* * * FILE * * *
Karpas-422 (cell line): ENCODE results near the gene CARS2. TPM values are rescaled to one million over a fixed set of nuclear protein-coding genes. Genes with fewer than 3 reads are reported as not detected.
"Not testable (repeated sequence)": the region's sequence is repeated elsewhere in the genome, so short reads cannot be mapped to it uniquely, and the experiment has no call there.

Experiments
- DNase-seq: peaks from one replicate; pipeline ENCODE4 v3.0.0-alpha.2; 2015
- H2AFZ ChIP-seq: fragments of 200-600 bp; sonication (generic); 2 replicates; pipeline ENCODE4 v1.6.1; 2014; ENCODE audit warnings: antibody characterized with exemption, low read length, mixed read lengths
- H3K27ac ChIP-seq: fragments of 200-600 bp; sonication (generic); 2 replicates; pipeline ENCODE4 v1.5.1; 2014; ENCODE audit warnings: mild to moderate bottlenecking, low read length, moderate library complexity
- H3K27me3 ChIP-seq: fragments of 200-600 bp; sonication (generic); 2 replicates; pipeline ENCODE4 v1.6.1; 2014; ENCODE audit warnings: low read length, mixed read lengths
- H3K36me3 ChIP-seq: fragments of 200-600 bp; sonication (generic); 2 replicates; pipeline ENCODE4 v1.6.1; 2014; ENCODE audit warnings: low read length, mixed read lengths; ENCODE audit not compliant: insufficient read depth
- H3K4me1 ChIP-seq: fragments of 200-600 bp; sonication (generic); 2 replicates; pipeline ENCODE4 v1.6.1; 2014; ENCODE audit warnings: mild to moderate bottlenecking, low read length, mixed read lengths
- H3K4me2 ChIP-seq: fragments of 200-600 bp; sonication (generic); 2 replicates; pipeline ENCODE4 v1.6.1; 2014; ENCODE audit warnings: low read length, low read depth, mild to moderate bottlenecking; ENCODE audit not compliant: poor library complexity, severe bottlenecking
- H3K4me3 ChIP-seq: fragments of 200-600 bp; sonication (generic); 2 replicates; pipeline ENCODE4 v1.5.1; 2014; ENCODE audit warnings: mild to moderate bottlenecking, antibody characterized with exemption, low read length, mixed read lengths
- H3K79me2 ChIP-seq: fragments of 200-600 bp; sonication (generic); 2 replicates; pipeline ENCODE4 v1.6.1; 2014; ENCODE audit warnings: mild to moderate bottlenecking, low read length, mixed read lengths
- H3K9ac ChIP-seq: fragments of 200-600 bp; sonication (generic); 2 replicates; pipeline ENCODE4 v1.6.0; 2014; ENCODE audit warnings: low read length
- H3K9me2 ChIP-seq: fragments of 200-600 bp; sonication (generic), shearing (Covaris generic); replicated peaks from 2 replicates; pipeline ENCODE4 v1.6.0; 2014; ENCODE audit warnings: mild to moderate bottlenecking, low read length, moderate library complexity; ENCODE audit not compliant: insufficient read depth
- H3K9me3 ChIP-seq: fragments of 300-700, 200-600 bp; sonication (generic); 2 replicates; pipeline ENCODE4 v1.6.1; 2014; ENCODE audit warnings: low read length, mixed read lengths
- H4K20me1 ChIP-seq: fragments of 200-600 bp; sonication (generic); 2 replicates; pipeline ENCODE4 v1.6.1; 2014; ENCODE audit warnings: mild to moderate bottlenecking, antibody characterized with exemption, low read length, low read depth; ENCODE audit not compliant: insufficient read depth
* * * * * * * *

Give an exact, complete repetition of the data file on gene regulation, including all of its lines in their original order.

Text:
Karpas-422 (cell line): ENCODE results near the gene CARS2. TPM values are rescaled to one million over a fixed set of nuclear protein-coding genes. Genes with fewer than 3 reads are reported as not detected.
"Not testable (repeated sequence)": the region's sequence is repeated elsewhere in the genome, so short reads cannot be mapped to it uniquely, and the experiment has no call there.

Experiments
- DNase-seq: peaks from one replicate; pipeline ENCODE4 v3.0.0-alpha.2; 2015
- H2AFZ ChIP-seq: fragments of 200-600 bp; sonication (generic); 2 replicates; pipeline ENCODE4 v1.6.1; 2014; ENCODE audit warnings: antibody characterized with exemption, low read length, mixed read lengths
- H3K27ac ChIP-seq: fragments of 200-600 bp; sonication (generic); 2 replicates; pipeline ENCODE4 v1.5.1; 2014; ENCODE audit warnings: mild to moderate bottlenecking, low read length, moderate library complexity
- H3K27me3 ChIP-seq: fragments of 200-600 bp; sonication (generic); 2 replicates; pipeline ENCODE4 v1.6.1; 2014; ENCODE audit warnings: low read length, mixed read lengths
- H3K36me3 ChIP-seq: fragments of 200-600 bp; sonication (generic); 2 replicates; pipeline ENCODE4 v1.6.1; 2014; ENCODE audit warnings: low read length, mixed read lengths; ENCODE audit not compliant: insufficient read depth
- H3K4me1 ChIP-seq: fragments of 200-600 bp; sonication (generic); 2 replicates; pipeline ENCODE4 v1.6.1; 2014; ENCODE audit warnings: mild to moderate bottlenecking, low read length, mixed read lengths
- H3K4me2 ChIP-seq: fragments of 200-600 bp; sonication (generic); 2 replicates; pipeline ENCODE4 v1.6.1; 2014; ENCODE audit warnings: low read length, low read depth, mild to moderate bottlenecking; ENCODE audit not compliant: poor library complexity, severe bottlenecking
- H3K4me3 ChIP-seq: fragments of 200-600 bp; sonication (generic); 2 replicates; pipeline ENCODE4 v1.5.1; 2014; ENCODE audit warnings: mild to moderate bottlenecking, antibody characterized with exemption, low read length, mixed read lengths
- H3K79me2 ChIP-seq: fragments of 200-600 bp; sonication (generic); 2 replicates; pipeline ENCODE4 v1.6.1; 2014; ENCODE audit warnings: mild to moderate bottlenecking, low read length, mixed read lengths
- H3K9ac ChIP-seq: fragments of 200-600 bp; sonication (generic); 2 replicates; pipeline ENCODE4 v1.6.0; 2014; ENCODE audit warnings: low read length
- H3K9me2 ChIP-seq: fragments of 200-600 bp; sonication (generic), shearing (Covaris generic); replicated peaks from 2 replicates; pipeline ENCODE4 v1.6.0; 2014; ENCODE audit warnings: mild to moderate bottlenecking, low read length, moderate library complexity; ENCODE audit not compliant: insufficient read depth
- H3K9me3 ChIP-seq: fragments of 300-700, 200-600 bp; sonication (generic); 2 replicates; pipeline ENCODE4 v1.6.1; 2014; ENCODE audit warnings: low read length, mixed read lengths
- H4K20me1 ChIP-seq: fragments of 200-600 bp; sonication (generic); 2 replicates; pipeline ENCODE4 v1.6.1; 2014; ENCODE audit warnings: mild to moderate bottlenecking, antibody characterized with exemption, low read length, low read depth; ENCODE audit not compliant: insufficient read depth